from Clemson University Regulatory and Public Service Programs, web site at: http://entweb.clemson.edu/caps/state/survey/eradicat/cus/cus.htm
Japanese Dodder, Cuscuta japonica Choisy, a robust parasitic species was first collected on 12 October 1971 in the Horticultural Gardens at Clemson University on Pueraria (Kudzu). Specimens were forwarded to Kew, England where Dr. Bernard Verdcourt at Kew made the positive determination. Dr. John E. Fairey published the find in Castanea 42:98, 1977. This find represented the third report of this usual Asiatic species in the New World The first two occurrences were:
1941 - it was found on Pueraria inside a greenhouse in San Antonio, Texas.
1943 - it was found on Pueraria near Quincy, Gadsden Co., Florida.
This plant, parasitic to legumes, infested approximately two acres of Kudzu, Pueraria lobata (Willd.) Ohwi, located on the Clemson University Horticultural Garden property.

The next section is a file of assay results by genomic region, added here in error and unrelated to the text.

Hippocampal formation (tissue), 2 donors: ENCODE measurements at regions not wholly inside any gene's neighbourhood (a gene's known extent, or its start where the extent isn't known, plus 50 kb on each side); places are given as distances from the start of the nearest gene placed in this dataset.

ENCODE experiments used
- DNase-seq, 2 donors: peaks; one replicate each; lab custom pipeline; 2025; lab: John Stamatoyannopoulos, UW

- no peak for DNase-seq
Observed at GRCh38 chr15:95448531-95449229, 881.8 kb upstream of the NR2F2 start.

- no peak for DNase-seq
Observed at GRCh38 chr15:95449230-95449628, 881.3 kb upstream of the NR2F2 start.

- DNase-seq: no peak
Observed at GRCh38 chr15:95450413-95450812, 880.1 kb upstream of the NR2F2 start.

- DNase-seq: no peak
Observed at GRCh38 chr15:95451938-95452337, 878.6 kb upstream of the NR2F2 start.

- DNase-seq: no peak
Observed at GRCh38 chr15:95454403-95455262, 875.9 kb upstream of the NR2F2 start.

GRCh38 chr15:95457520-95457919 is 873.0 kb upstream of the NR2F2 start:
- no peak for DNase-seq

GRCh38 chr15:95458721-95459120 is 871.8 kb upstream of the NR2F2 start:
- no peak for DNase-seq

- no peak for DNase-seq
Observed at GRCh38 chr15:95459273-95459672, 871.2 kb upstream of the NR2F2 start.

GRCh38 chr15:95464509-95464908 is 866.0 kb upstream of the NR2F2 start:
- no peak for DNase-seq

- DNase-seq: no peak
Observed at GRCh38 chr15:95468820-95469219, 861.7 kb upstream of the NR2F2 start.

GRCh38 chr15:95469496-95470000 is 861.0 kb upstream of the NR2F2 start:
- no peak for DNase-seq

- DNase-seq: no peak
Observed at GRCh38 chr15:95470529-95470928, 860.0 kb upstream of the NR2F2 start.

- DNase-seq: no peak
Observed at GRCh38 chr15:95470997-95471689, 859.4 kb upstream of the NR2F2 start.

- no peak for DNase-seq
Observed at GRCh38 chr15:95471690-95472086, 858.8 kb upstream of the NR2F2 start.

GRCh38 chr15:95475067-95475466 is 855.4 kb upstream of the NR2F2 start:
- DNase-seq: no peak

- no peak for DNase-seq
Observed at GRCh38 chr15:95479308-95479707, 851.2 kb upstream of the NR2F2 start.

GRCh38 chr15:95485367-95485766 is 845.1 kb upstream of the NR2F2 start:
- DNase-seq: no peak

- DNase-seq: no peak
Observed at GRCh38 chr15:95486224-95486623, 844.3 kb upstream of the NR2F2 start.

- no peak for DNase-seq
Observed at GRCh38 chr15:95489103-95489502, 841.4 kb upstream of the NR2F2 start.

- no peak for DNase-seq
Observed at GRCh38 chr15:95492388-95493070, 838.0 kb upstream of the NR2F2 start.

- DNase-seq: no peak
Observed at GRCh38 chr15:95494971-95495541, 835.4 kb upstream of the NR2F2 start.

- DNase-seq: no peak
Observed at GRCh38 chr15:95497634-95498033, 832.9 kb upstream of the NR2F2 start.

First identified in 1971, this dodder went untreated until 1991 when The USDA, APHIS personnel decided to eradicate this pest from South Carolina.
|Bargeron, C.T., D.J. Moorhead, G.K. Douce, R.C. Reardon & A.E. Miller |
(Tech. Coordinators). 2003. Invasive Plants of the Eastern U.S.:
Identification and Control. USDA Forest Service - Forest Health
Technology Enterprise Team. Morgantown, WV USA. FHTET-2003-08.